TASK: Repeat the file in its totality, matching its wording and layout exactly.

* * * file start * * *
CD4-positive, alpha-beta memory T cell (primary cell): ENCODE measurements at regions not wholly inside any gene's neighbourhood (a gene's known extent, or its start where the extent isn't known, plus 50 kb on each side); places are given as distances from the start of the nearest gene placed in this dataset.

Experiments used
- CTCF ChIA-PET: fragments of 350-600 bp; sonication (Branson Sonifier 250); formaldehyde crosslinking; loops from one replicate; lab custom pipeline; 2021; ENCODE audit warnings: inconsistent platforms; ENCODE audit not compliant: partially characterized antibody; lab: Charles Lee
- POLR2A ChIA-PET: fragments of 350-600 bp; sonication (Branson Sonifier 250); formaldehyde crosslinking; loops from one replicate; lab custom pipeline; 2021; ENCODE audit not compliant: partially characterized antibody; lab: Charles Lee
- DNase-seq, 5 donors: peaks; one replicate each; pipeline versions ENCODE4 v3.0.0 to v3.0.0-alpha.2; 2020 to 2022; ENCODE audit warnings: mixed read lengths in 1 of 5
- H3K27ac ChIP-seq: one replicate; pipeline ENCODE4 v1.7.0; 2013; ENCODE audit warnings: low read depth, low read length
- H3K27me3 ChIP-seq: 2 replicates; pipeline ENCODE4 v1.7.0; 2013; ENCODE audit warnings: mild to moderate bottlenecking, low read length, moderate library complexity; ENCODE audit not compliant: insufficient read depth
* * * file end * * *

CD4-positive, alpha-beta memory T cell (primary cell): ENCODE measurements at regions not wholly inside any gene's neighbourhood (a gene's known extent, or its start where the extent isn't known, plus 50 kb on each side); places are given as distances from the start of the nearest gene placed in this dataset.

Experiments used
- CTCF ChIA-PET: fragments of 350-600 bp; sonication (Branson Sonifier 250); formaldehyde crosslinking; loops from one replicate; lab custom pipeline; 2021; ENCODE audit warnings: inconsistent platforms; ENCODE audit not compliant: partially characterized antibody; lab: Charles Lee
- POLR2A ChIA-PET: fragments of 350-600 bp; sonication (Branson Sonifier 250); formaldehyde crosslinking; loops from one replicate; lab custom pipeline; 2021; ENCODE audit not compliant: partially characterized antibody; lab: Charles Lee
- DNase-seq, 5 donors: peaks; one replicate each; pipeline versions ENCODE4 v3.0.0 to v3.0.0-alpha.2; 2020 to 2022; ENCODE audit warnings: mixed read lengths in 1 of 5
- H3K27ac ChIP-seq: one replicate; pipeline ENCODE4 v1.7.0; 2013; ENCODE audit warnings: low read depth, low read length
- H3K27me3 ChIP-seq: 2 replicates; pipeline ENCODE4 v1.7.0; 2013; ENCODE audit warnings: mild to moderate bottlenecking, low read length, moderate library complexity; ENCODE audit not compliant: insufficient read depth